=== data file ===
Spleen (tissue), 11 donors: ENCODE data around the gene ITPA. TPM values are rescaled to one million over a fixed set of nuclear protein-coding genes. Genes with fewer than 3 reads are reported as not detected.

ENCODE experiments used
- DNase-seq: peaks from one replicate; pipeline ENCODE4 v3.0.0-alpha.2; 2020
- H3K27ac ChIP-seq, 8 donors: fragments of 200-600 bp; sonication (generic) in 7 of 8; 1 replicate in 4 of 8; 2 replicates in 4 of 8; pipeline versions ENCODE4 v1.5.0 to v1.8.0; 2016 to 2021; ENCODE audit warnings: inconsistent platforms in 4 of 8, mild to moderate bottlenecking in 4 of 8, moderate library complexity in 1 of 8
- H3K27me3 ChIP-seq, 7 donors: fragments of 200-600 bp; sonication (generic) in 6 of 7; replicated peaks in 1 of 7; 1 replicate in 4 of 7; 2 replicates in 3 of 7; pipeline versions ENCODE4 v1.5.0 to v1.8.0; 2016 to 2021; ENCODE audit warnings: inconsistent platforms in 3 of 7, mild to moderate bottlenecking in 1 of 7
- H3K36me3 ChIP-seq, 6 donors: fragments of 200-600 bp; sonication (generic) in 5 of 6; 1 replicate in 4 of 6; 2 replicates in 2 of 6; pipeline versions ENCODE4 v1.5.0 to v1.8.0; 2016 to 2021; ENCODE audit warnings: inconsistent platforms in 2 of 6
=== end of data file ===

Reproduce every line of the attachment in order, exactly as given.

Spleen (tissue), 11 donors: ENCODE data around the gene ITPA. TPM values are rescaled to one million over a fixed set of nuclear protein-coding genes. Genes with fewer than 3 reads are reported as not detected.

ENCODE experiments used
- DNase-seq: peaks from one replicate; pipeline ENCODE4 v3.0.0-alpha.2; 2020
- H3K27ac ChIP-seq, 8 donors: fragments of 200-600 bp; sonication (generic) in 7 of 8; 1 replicate in 4 of 8; 2 replicates in 4 of 8; pipeline versions ENCODE4 v1.5.0 to v1.8.0; 2016 to 2021; ENCODE audit warnings: inconsistent platforms in 4 of 8, mild to moderate bottlenecking in 4 of 8, moderate library complexity in 1 of 8
- H3K27me3 ChIP-seq, 7 donors: fragments of 200-600 bp; sonication (generic) in 6 of 7; replicated peaks in 1 of 7; 1 replicate in 4 of 7; 2 replicates in 3 of 7; pipeline versions ENCODE4 v1.5.0 to v1.8.0; 2016 to 2021; ENCODE audit warnings: inconsistent platforms in 3 of 7, mild to moderate bottlenecking in 1 of 7
- H3K36me3 ChIP-seq, 6 donors: fragments of 200-600 bp; sonication (generic) in 5 of 6; 1 replicate in 4 of 6; 2 replicates in 2 of 6; pipeline versions ENCODE4 v1.5.0 to v1.8.0; 2016 to 2021; ENCODE audit warnings: inconsistent platforms in 2 of 6